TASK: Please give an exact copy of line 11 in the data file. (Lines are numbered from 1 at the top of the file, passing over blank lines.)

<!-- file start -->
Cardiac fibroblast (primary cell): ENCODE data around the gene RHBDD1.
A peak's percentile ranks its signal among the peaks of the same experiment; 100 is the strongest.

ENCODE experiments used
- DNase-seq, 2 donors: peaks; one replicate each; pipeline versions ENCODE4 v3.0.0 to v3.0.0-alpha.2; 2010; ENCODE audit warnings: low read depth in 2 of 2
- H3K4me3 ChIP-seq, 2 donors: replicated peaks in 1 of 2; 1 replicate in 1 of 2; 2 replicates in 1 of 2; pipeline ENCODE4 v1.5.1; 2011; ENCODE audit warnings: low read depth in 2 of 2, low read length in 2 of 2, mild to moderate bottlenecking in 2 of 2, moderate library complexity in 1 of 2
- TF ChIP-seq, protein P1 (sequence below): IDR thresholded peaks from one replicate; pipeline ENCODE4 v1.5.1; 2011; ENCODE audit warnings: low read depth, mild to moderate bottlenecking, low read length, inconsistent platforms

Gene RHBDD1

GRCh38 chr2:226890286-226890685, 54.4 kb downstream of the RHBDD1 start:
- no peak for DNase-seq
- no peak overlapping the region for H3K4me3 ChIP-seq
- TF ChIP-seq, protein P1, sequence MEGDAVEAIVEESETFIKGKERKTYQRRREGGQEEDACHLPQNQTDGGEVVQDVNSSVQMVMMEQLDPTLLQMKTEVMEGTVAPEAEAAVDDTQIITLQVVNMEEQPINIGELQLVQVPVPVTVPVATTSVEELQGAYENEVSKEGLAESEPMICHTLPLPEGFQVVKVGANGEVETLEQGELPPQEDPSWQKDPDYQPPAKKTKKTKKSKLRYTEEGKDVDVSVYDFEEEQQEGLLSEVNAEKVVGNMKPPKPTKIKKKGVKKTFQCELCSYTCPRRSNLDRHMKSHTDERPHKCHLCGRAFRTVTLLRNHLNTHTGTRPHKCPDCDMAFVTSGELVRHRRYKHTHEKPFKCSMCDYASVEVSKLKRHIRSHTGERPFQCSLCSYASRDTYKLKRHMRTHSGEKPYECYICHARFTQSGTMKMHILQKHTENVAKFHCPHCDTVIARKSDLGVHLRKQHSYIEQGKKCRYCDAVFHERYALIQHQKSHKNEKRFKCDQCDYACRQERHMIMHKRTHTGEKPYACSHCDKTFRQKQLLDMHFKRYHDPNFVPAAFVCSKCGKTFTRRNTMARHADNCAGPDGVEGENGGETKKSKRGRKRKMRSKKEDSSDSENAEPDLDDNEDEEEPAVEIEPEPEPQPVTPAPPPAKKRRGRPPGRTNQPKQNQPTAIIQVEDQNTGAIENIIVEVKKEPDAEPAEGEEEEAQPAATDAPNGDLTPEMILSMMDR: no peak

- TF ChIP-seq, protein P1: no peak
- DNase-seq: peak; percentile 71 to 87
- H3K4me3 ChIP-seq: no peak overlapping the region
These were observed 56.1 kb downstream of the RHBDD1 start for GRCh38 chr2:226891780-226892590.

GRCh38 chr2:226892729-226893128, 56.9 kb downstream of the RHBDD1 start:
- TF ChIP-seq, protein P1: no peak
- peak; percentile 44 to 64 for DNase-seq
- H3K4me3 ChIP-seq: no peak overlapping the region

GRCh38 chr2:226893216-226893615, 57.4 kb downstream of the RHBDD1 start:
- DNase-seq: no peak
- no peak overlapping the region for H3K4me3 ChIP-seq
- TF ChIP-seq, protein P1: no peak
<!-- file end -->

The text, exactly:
- TF ChIP-seq, protein P1, sequence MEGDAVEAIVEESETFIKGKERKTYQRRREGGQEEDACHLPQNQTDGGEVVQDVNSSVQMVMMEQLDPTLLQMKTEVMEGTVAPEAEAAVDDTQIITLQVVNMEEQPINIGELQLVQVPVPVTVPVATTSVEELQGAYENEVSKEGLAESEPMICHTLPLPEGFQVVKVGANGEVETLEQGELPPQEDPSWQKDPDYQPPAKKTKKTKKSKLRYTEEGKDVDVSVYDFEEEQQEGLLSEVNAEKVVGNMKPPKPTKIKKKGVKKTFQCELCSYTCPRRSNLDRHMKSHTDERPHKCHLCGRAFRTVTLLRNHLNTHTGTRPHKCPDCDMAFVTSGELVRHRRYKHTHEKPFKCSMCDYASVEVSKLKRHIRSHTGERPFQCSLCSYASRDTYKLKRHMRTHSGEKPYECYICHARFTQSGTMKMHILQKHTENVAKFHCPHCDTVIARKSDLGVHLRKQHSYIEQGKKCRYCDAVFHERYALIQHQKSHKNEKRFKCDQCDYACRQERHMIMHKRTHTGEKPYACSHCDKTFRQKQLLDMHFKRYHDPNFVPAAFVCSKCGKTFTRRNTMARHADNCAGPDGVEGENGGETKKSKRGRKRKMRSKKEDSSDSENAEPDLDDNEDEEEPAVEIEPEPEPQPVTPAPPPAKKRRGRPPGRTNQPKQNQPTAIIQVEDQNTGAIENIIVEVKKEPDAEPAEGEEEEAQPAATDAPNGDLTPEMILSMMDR: no peak